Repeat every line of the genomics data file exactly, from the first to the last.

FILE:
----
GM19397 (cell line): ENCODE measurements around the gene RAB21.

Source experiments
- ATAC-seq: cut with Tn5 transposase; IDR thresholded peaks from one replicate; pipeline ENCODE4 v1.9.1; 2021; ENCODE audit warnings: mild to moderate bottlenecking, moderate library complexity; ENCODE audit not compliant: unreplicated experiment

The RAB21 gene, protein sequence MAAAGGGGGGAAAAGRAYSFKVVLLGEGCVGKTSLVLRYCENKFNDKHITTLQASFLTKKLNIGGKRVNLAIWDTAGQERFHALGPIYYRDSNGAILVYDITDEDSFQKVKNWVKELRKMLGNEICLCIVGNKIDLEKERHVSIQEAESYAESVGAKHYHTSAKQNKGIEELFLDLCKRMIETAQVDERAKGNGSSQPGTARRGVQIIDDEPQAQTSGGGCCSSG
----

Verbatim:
GM19397 (cell line): ENCODE measurements around the gene RAB21.

Source experiments
- ATAC-seq: cut with Tn5 transposase; IDR thresholded peaks from one replicate; pipeline ENCODE4 v1.9.1; 2021; ENCODE audit warnings: mild to moderate bottlenecking, moderate library complexity; ENCODE audit not compliant: unreplicated experiment

The RAB21 gene, protein sequence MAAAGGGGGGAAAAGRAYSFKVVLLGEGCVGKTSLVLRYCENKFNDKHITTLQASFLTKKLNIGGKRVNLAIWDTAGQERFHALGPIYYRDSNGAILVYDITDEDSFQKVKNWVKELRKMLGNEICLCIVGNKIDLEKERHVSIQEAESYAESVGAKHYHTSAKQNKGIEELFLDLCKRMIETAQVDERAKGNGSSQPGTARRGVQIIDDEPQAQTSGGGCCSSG